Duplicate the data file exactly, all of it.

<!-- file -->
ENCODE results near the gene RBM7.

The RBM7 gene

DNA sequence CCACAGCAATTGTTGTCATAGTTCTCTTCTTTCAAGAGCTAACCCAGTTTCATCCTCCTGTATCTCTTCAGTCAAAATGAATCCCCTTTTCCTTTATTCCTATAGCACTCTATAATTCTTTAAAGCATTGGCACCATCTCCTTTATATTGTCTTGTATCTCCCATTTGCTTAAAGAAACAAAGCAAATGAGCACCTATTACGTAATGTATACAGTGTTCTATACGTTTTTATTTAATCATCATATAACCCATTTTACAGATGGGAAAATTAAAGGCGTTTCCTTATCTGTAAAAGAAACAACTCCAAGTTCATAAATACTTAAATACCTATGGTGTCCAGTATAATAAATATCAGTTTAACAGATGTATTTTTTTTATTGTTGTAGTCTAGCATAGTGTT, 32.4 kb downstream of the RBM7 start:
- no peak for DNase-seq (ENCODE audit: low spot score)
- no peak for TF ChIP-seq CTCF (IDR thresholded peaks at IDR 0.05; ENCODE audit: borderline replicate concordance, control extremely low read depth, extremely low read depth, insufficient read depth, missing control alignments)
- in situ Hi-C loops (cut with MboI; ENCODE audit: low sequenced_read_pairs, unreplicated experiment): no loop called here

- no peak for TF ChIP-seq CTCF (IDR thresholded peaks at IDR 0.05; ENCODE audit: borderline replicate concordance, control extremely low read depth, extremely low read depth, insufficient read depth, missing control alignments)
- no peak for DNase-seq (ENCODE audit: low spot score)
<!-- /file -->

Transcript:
ENCODE results near the gene RBM7.

The RBM7 gene

DNA sequence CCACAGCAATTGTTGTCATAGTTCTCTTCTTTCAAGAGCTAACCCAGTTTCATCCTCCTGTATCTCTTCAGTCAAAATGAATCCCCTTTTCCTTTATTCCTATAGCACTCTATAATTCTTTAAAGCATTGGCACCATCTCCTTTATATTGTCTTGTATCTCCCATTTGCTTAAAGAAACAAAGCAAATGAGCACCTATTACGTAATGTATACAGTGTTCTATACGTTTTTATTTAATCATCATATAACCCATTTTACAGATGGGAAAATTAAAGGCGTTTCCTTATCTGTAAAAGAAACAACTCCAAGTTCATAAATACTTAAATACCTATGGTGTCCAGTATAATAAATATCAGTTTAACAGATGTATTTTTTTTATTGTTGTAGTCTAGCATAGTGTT, 32.4 kb downstream of the RBM7 start:
- no peak for DNase-seq (ENCODE audit: low spot score)
- no peak for TF ChIP-seq CTCF (IDR thresholded peaks at IDR 0.05; ENCODE audit: borderline replicate concordance, control extremely low read depth, extremely low read depth, insufficient read depth, missing control alignments)
- in situ Hi-C loops (cut with MboI; ENCODE audit: low sequenced_read_pairs, unreplicated experiment): no loop called here

- no peak for TF ChIP-seq CTCF (IDR thresholded peaks at IDR 0.05; ENCODE audit: borderline replicate concordance, control extremely low read depth, extremely low read depth, insufficient read depth, missing control alignments)
- no peak for DNase-seq (ENCODE audit: low spot score)